An Entomologist’s Ode to Everyday Youth Outreach
By Rob Morrison, Ph.D.
When is an entomologist not an entomologist?
It sounds like the beginning of a bad joke, but it’s a question I’ve thought about off and on lately. If you’re anything like me, I am sure you put in long, passionate hours, sometimes working not just through the normal days but also weekends, evenings, and sometimes even sneaking into the lab or taking a peek at your email during holidays.
Last summer, I had the opportunity to visit a lot of my extended family at a reunion. Some of them I hadn’t seen for more than a decade. For a week, we were situated in scenic Sunriver, Oregon, in the central part of the state, just a stone’s throw away from Mount Bachelor and the Three Sisters during summer. Of course, with extended family comes cousins, and second cousins. (Or is it “a cousin-once-removed”? That’s always confounded me.)
One of my second cousins, Lily, who was perhaps only four years old, heard that I was a “bug person” and came running to me shortly after showing up, wanting me to see some cool insects she found. And, as kids that age do, Lily had already found a friend in one of the next-door-neighbor children, so they were both all about the insects. It’s always refreshing to see people (usually young kids) get so excited about insects, before they have had society tinge their perspective with fear and disgust. It reminds me of part of the reason why I became an entomologist, so many years ago now.
Lily led me out to see some ants dragging off a piece of prey to their colony. So, we talked about why they might be doing that and why they cooperate to do that. Of course, she started asking other questions, like, “Do they like sugar better? Fruit? Butter?” I said, “Let’s find out!” So, we designed an impromptu experiment and presented three kinds of food in the foraging trail of the ants. I told her that we should check back in on it periodically and see where most of the ants congregate. Granted, replication was a problem, but that is almost beside the point when first engaging people this young in the scientific method. Before we returned, I asked her which food source she thought would have the most ants and why—in other words, what was her hypothesis?
Over the course of the week, we went on regular “bug hunts” in the nearby forest, turning over all the rocks, logs, and leaves. Lily and her friend even wanted to collect some, so I taught them some methods to do so. We constructed pitfall traps out of plastic cups and installed them near the house, stuffed ziplock bags in our pockets, and went tromping out in nature. We saw a large diversity of insects. (Though I have to say that there is quite a dearth of insects in coniferous forests compared to deciduous ones that I was used to!) We found large carpenter ants and pollinators of various sorts, and at one point we ran away from a horse fly intent on attacking us. In one fell swoop, we experienced the range of insects, from beneficial species pivotal for human survival to ones intent on using us as a blood meal. One of the highlights was finding a huge carabid larva with it’s typical big chompers. (I think that’s the technical term in youth jargon for mandibles.)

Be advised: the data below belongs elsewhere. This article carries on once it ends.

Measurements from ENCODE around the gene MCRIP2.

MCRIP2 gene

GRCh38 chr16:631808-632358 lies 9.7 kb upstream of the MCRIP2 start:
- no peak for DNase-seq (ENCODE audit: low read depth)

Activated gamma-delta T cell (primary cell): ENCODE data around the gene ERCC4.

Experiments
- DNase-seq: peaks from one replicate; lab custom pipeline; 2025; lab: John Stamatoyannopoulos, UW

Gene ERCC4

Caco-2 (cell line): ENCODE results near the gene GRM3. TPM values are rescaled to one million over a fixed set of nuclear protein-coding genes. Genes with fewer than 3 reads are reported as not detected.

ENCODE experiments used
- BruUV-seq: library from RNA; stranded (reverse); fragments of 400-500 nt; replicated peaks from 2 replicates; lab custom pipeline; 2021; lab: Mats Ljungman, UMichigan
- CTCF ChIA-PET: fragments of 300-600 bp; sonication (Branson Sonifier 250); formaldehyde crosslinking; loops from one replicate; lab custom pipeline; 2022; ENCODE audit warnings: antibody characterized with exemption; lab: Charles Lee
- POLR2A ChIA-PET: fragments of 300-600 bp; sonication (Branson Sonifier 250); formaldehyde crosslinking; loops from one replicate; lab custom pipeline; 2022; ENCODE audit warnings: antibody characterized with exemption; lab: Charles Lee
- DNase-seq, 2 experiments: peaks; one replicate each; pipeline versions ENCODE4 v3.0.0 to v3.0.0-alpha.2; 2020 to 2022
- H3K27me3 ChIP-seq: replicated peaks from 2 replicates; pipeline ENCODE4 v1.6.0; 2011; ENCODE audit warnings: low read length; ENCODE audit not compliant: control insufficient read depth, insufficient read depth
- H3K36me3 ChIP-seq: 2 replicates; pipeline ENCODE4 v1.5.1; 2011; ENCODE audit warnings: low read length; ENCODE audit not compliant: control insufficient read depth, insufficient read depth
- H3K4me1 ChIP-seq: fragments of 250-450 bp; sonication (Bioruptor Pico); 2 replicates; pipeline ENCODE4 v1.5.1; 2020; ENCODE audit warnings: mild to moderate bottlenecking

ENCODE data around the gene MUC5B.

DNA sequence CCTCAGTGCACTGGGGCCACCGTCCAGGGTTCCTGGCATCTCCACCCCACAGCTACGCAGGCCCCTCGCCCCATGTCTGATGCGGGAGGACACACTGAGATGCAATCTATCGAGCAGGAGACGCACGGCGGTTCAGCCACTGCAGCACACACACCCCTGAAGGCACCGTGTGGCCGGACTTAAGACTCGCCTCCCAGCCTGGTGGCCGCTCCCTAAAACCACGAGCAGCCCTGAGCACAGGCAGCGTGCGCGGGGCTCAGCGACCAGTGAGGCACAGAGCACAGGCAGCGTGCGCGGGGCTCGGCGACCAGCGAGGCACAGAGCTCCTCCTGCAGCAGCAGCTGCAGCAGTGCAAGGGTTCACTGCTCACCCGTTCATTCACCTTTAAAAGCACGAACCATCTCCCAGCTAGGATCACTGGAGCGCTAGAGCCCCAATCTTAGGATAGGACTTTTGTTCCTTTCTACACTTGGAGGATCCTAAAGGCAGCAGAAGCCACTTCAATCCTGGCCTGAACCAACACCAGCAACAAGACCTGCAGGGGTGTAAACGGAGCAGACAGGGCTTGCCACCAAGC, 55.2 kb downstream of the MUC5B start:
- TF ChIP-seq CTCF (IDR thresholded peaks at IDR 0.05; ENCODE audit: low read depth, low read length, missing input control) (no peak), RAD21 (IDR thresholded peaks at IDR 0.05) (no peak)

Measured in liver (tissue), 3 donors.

I firmly believe that everyone is “naturally” a scientist as a kid—the curiosity, the questions, wanting to understand how the world works. The only difference between scientists and other adults is that scientists didn’t let the world quash their willingness to ask questions and be curious about the world and instead turned this sense of wonder into a career. Seeing the rapture and thrill of knowing more about the world in children rejuvenates that feeling of excitement for anyone, even in an entomologist like me who sometimes becomes inured to the regular awe that the natural world ignites.
I also think that the pipeline into science can never start too early. I’ve made it a habit of trying to promote curiosity, questions, and interest in the natural world, as well as in science, for all the children in my life and in the lives of my friends. It is amazing what a well-timed gift of a pocket-foldout identification guide to bugs (that can be brought along on a walk) or an amazing picture book will do to promote interest in science. On that note, my current top favorites for children’s books related to science and the natural world include:
Or, alternatively, any book or guide with large, full, gorgeous pictures of arthropods.
I’ve regularly purchased these and others as presents for my friends’ kids. It also never hurts to throw some insect-themed shirts, stuffed animals, and gifts into the mix either.
This is a part of outreach that I don’t hear talked about a lot—namely, the outreach in our everyday lives to people who are intimately or tangentially familiar to us. Each of us have the capacity to spark a life-long engagement with science in the young people in our lives and to improve the scientific literacy of adults. It is so important that scientists be ambassadors for the knowledge they have about the natural world, and entomologists have a very easy time of it, because everyone knows what insects are, even if they don’t have the correct information about them. In recruiting women, people of color, and other underrepresented groups in science, we need to start early and repeat often to communicate to the next generation that science is a valid career option, and they would be welcomed.
I asked at the beginning, when is an entomologist not an entomologist? I guess the answer is: entomologists are not entomologists wherever there are no arthropods around—which is to say, basically, never.
Rob Morrison, Ph.D., is a Research Entomologist at the USDA-Agricultural Research Service, Center for Grain and Animal Health Research, in the Stored Product Insects and Engineering Research Unit, in Manhattan, Kansas. Web: www.ars.usda.gov/pa/cgahr/spieru/morrison. Twitter: @morrisonlabUSDA. Email: email@example.com